JuMP sum variables with arbitrary set of indices


#1

Hello,

I’m trying to write a constraint with sum of variables with irregular indexes pattern.

With regular indices it works fine:

using JuMP
m = Model()
@variable(m, x[1:100, 1:100])
@constraint(m, sum(x[i, j] for i = 1:5, j = 7:13) == 87)
println(m)

resulting in following output:

 x[1,7] + x[1,8] + x[1,9] + x[1,10] + x[1,11] + x[1,12] + x[1,13] + x[2,7] + x[2,8] + x[2,9] + x[2,10] + x[2,11] + x[2,12] + x[2,13] + x[3,7] + x[3,8] + x[3,9] + x[3,10] + x[3,11] + x[3,12] + x[3,13] + x[4,7] + x[4,8] + x[4,9] + x[4,10] + x[4,11] + x[4,12] + x[4,13] + x[5,7] + x[5,8] + x[5,9] + x[5,10] + x[5,11] + x[5,12] + x[5,13] == 87

Now, I want to create constraint with more complicated pattern of indexes, lets’ say

[13,4], [22,78], [18,97], [56,32]

so that my constraint would look like this:

x[13,4] + x[22,78] + x[18,97] + x[56,32] == 87

I have an array “a” of indexes and I try to do something like this:

using JuMP
m = Model()
@variable(m, x[1:100, 1:100])
a = [[13,4], [22,78], [18,97], [56,32]]
@constraint(m, sum(x[i] for i in a) == 87)
println(m)

but it doesn’t work:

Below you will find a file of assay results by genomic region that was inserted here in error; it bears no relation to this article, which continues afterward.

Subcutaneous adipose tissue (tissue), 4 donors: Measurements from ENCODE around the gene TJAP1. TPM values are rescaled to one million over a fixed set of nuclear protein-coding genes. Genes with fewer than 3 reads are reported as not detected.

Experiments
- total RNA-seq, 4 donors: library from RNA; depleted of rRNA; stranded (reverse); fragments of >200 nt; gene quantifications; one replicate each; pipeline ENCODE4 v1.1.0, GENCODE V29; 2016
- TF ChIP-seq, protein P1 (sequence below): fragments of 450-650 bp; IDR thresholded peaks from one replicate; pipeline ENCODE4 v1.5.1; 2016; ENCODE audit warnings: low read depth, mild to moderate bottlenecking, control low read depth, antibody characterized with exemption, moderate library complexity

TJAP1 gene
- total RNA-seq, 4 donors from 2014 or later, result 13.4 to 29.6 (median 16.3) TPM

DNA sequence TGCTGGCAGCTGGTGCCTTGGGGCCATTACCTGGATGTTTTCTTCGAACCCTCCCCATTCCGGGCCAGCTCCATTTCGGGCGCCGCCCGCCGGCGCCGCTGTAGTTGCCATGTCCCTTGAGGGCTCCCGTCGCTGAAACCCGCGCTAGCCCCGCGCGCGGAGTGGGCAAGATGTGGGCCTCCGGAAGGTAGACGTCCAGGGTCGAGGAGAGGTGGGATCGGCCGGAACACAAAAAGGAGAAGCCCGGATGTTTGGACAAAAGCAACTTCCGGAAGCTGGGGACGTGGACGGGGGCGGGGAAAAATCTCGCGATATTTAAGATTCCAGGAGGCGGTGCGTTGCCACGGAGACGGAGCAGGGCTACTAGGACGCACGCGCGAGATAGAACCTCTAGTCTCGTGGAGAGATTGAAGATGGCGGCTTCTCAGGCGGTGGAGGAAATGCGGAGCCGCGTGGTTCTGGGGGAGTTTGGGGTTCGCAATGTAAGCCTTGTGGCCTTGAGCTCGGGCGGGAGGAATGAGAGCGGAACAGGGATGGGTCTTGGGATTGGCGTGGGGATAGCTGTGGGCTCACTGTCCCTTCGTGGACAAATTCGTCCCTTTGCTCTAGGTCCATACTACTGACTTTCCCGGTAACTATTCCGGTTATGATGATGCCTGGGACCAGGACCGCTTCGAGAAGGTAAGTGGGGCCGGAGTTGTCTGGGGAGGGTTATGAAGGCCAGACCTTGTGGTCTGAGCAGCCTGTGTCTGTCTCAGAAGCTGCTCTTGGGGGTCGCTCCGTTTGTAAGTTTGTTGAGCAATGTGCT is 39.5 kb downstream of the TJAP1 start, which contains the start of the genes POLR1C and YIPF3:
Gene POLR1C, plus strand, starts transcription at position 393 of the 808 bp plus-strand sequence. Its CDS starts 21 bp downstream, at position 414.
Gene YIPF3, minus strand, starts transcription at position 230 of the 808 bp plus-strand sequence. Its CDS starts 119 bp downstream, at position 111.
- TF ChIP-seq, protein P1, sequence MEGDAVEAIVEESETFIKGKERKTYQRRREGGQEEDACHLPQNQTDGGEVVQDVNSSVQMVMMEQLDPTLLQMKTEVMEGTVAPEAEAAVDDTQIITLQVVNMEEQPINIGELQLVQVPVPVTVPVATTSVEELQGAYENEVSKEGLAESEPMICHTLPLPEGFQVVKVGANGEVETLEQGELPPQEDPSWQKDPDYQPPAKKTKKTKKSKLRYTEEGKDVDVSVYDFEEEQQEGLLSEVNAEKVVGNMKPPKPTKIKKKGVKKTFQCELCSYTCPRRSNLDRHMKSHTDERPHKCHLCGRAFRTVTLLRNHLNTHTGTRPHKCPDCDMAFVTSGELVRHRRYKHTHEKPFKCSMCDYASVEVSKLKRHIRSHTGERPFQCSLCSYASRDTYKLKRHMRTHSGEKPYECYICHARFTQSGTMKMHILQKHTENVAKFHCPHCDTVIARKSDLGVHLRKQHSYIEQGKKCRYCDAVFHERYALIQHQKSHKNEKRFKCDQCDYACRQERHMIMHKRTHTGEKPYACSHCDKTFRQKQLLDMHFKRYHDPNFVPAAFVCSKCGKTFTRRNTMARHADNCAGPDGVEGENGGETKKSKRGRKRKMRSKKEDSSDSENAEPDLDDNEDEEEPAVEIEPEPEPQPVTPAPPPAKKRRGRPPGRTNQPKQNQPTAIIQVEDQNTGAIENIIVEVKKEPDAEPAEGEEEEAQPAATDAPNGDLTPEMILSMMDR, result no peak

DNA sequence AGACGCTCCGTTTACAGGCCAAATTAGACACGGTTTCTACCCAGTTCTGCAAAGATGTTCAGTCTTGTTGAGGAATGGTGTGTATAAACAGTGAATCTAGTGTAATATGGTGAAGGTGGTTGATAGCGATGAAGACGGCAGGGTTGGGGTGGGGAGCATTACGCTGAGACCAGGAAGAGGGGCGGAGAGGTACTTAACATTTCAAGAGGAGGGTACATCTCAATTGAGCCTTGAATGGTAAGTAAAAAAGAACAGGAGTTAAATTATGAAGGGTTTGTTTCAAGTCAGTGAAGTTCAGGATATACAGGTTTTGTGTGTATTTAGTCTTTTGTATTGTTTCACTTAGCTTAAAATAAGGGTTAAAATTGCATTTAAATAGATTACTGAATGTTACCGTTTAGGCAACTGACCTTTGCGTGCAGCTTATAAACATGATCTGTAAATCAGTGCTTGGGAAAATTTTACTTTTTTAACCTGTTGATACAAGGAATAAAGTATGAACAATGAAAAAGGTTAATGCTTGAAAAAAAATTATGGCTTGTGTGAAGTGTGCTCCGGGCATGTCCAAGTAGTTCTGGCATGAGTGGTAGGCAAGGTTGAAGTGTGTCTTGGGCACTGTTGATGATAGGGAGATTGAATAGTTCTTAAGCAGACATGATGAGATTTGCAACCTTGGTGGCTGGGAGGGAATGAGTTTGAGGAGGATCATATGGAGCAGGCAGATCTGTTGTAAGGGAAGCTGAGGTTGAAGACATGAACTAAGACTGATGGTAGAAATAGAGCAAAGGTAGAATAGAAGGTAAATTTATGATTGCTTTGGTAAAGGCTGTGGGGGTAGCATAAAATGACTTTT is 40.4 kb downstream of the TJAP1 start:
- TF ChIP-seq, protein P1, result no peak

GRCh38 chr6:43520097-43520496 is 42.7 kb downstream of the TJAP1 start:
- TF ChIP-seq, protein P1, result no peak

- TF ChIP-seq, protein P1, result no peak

ERROR: LoadError: The operators <=, >=, and == can only be used to specify scalar constraints. If you are trying to add a vectorized constraint, use the element-wise dot comparison operators (.<=, .>=, or .==) instead

I don’t want to create vectorized constraint. I want a single scalar constraint with arbitrary variable indexes predefined in an array (or whatever else). Any suggestions please?


#2

Try @expression(m, sum(x[i,j] for (i,j) in a))


#3

That did the trick. It works even without involving @expression.

@constraint(m, sum(x[i,j] for (i,j) in a) == 87)

works as well.

Thank you for prompt and informative answer.


#4

@expression just builds a JuMP expression which can be used to define different types of constraints;

Note if the index set a contains duplicates JuMP will not “compress”, or rather compile the expression before handling them to the actual solver, which my lead to high memory use. In one of my problems I had to “compactify” the constraints manually.